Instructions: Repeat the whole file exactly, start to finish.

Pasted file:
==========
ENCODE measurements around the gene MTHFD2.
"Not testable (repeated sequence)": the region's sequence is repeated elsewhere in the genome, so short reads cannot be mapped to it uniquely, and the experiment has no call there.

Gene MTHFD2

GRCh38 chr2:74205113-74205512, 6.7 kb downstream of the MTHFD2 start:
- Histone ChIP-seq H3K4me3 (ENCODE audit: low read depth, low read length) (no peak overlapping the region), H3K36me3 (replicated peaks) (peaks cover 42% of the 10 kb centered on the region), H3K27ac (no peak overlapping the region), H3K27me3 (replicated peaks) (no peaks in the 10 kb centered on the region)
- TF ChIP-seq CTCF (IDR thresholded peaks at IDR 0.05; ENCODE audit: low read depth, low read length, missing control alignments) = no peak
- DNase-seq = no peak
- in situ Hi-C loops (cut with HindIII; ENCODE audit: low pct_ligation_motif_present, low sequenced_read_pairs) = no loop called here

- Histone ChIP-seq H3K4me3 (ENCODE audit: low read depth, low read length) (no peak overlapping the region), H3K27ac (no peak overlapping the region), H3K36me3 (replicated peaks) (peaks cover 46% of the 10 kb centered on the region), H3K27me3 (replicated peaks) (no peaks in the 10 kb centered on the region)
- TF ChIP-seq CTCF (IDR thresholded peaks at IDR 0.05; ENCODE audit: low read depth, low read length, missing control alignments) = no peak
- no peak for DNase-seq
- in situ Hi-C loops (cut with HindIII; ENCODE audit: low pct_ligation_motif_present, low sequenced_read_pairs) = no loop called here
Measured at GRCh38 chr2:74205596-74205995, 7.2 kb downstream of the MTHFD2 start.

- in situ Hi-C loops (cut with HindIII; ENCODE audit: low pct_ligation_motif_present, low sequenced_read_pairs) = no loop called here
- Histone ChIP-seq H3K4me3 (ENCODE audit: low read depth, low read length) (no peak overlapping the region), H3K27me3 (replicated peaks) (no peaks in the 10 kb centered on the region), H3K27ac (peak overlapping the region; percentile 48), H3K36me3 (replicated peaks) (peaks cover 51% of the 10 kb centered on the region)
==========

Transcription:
ENCODE measurements around the gene MTHFD2.
"Not testable (repeated sequence)": the region's sequence is repeated elsewhere in the genome, so short reads cannot be mapped to it uniquely, and the experiment has no call there.

Gene MTHFD2

GRCh38 chr2:74205113-74205512, 6.7 kb downstream of the MTHFD2 start:
- Histone ChIP-seq H3K4me3 (ENCODE audit: low read depth, low read length) (no peak overlapping the region), H3K36me3 (replicated peaks) (peaks cover 42% of the 10 kb centered on the region), H3K27ac (no peak overlapping the region), H3K27me3 (replicated peaks) (no peaks in the 10 kb centered on the region)
- TF ChIP-seq CTCF (IDR thresholded peaks at IDR 0.05; ENCODE audit: low read depth, low read length, missing control alignments) = no peak
- DNase-seq = no peak
- in situ Hi-C loops (cut with HindIII; ENCODE audit: low pct_ligation_motif_present, low sequenced_read_pairs) = no loop called here

- Histone ChIP-seq H3K4me3 (ENCODE audit: low read depth, low read length) (no peak overlapping the region), H3K27ac (no peak overlapping the region), H3K36me3 (replicated peaks) (peaks cover 46% of the 10 kb centered on the region), H3K27me3 (replicated peaks) (no peaks in the 10 kb centered on the region)
- TF ChIP-seq CTCF (IDR thresholded peaks at IDR 0.05; ENCODE audit: low read depth, low read length, missing control alignments) = no peak
- no peak for DNase-seq
- in situ Hi-C loops (cut with HindIII; ENCODE audit: low pct_ligation_motif_present, low sequenced_read_pairs) = no loop called here
Measured at GRCh38 chr2:74205596-74205995, 7.2 kb downstream of the MTHFD2 start.

- in situ Hi-C loops (cut with HindIII; ENCODE audit: low pct_ligation_motif_present, low sequenced_read_pairs) = no loop called here
- Histone ChIP-seq H3K4me3 (ENCODE audit: low read depth, low read length) (no peak overlapping the region), H3K27me3 (replicated peaks) (no peaks in the 10 kb centered on the region), H3K27ac (peak overlapping the region; percentile 48), H3K36me3 (replicated peaks) (peaks cover 51% of the 10 kb centered on the region)